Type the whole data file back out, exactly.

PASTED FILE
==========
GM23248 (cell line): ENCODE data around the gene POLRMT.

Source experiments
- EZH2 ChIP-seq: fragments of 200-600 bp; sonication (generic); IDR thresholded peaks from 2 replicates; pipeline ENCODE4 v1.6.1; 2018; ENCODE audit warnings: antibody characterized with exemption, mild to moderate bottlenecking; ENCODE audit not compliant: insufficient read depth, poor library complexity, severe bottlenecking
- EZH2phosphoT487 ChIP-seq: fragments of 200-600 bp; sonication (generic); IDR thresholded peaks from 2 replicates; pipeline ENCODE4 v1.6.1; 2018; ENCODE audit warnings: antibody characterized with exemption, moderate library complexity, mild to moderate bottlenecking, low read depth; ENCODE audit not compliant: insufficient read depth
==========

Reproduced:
GM23248 (cell line): ENCODE data around the gene POLRMT.

Source experiments
- EZH2 ChIP-seq: fragments of 200-600 bp; sonication (generic); IDR thresholded peaks from 2 replicates; pipeline ENCODE4 v1.6.1; 2018; ENCODE audit warnings: antibody characterized with exemption, mild to moderate bottlenecking; ENCODE audit not compliant: insufficient read depth, poor library complexity, severe bottlenecking
- EZH2phosphoT487 ChIP-seq: fragments of 200-600 bp; sonication (generic); IDR thresholded peaks from 2 replicates; pipeline ENCODE4 v1.6.1; 2018; ENCODE audit warnings: antibody characterized with exemption, moderate library complexity, mild to moderate bottlenecking, low read depth; ENCODE audit not compliant: insufficient read depth